How Trauma Impacts Substance Use Treatment Responsivity: An Examination of Prevalence, Diversity, Chronicity, and Impact

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Justine Parker Sarah Manchak

Abstract

By Justine Parker, Psychology


Advisor: Sarah Manchak


Presentation ID: AM_A53


Abstract: People with addiction and criminal justice system involvement are at an increased risk for exposure to traumatic events. When treating offenders with addiction, where the chief treatment targets are substance use and criminality, trauma is viewed as a responsivity concern; in other words, experience with trauma and symptoms of post traumatic stress disorder (PTSD) can hinder or complicate treatment efforts in the primary treatment target domains. Thus, practitioners need a reliable, valid, and clinically feasible (i.e., quick) way to identify trauma exposure and PTSD symptoms that could otherwise impact treatment efforts. Although many tools have been developed to assess for trauma and PTSD in contexts where PTSD is a primary treatment target, less is understood about what kind of information concerning trauma history is necessary to ascertain whether past trauma will complicate treatment efforts in other domains. The present study examines the utility of both (1) a validated PTSD screener and (2) a trauma inventory developed for the present study, which assesses diversity, frequency, and severity of impact on current life/functioning using a sample of individuals participating in court-ordered substance use treatment. Specifically, this study has two aims; (1) to quantify the nature and prevalence of traumatic experiences and the severity of PTSD symptoms, and (2) to determine how well these variables are associated with proximal clinical outcomes of treatment motivation and treatment engagement.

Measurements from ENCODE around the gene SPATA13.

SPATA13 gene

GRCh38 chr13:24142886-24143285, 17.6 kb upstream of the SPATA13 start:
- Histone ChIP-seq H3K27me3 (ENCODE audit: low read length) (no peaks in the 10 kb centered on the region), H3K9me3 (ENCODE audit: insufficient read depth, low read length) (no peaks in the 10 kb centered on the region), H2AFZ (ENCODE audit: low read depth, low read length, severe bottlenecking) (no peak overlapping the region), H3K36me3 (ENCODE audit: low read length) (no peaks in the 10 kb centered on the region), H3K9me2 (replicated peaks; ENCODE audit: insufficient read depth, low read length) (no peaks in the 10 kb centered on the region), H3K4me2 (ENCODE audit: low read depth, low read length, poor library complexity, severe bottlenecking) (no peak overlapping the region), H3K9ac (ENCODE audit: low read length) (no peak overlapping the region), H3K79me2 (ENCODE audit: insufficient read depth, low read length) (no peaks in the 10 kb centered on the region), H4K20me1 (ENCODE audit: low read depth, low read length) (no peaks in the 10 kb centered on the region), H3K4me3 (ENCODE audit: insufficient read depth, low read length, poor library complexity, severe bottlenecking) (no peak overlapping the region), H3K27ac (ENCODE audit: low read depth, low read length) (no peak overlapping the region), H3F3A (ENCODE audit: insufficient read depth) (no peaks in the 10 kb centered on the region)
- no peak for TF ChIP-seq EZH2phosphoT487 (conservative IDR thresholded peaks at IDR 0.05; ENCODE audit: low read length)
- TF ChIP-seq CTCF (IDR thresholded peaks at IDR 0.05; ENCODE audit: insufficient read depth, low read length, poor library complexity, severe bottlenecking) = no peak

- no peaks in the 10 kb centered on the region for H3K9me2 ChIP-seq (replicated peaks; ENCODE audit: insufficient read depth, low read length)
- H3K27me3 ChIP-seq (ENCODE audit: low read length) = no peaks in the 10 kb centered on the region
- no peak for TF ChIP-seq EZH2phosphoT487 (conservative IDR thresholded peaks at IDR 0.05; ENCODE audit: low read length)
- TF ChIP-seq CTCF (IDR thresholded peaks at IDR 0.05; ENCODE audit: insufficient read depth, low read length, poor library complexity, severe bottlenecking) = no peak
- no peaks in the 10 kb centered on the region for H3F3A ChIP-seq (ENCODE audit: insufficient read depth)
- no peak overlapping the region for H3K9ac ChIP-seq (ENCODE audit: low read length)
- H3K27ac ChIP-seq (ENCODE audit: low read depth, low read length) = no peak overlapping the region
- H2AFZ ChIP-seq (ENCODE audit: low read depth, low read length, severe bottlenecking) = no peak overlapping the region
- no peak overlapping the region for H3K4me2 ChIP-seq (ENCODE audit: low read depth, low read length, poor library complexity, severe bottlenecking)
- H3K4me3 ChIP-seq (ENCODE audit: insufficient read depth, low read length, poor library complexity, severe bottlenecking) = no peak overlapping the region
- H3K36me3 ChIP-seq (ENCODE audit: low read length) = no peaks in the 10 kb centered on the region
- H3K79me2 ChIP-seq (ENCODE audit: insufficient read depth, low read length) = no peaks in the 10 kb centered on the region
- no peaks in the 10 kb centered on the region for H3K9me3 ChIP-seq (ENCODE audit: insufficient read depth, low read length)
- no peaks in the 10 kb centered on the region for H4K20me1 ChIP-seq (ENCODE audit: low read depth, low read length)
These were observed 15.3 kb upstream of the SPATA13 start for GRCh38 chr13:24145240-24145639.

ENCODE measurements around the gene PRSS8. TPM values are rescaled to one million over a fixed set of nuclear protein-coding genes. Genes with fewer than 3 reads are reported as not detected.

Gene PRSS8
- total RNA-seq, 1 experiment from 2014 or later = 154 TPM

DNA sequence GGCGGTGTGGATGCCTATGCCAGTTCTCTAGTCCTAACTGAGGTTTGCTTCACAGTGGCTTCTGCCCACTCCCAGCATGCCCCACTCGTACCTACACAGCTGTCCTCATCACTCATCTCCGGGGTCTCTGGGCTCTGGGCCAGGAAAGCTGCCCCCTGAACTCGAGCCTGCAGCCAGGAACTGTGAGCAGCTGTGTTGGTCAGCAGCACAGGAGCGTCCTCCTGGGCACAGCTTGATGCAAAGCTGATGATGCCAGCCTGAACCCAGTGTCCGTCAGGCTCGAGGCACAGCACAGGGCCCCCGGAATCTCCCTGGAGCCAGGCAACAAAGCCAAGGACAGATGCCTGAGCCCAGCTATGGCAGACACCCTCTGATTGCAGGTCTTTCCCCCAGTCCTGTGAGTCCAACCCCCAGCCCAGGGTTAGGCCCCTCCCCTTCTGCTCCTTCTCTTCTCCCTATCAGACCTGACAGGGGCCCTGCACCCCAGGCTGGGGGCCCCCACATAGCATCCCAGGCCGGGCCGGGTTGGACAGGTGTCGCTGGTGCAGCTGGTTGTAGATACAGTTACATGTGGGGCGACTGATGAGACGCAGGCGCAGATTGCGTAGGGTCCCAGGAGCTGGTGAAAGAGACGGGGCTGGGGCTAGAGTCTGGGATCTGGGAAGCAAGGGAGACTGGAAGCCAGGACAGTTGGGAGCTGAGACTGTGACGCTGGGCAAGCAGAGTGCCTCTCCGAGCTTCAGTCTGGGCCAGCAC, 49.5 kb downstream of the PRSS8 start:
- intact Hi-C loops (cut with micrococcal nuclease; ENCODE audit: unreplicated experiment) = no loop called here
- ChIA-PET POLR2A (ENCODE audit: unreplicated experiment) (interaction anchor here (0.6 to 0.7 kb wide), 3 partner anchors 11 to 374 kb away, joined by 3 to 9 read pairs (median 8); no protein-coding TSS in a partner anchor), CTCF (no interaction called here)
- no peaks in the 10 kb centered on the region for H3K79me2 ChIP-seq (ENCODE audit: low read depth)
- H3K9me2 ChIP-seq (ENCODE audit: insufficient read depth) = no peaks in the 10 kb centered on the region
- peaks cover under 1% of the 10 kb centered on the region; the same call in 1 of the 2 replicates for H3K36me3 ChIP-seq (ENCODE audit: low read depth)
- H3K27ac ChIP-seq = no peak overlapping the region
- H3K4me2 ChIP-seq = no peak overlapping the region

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AM Poster Session -- Great Hall -- A: Social Justice & Social Well-Being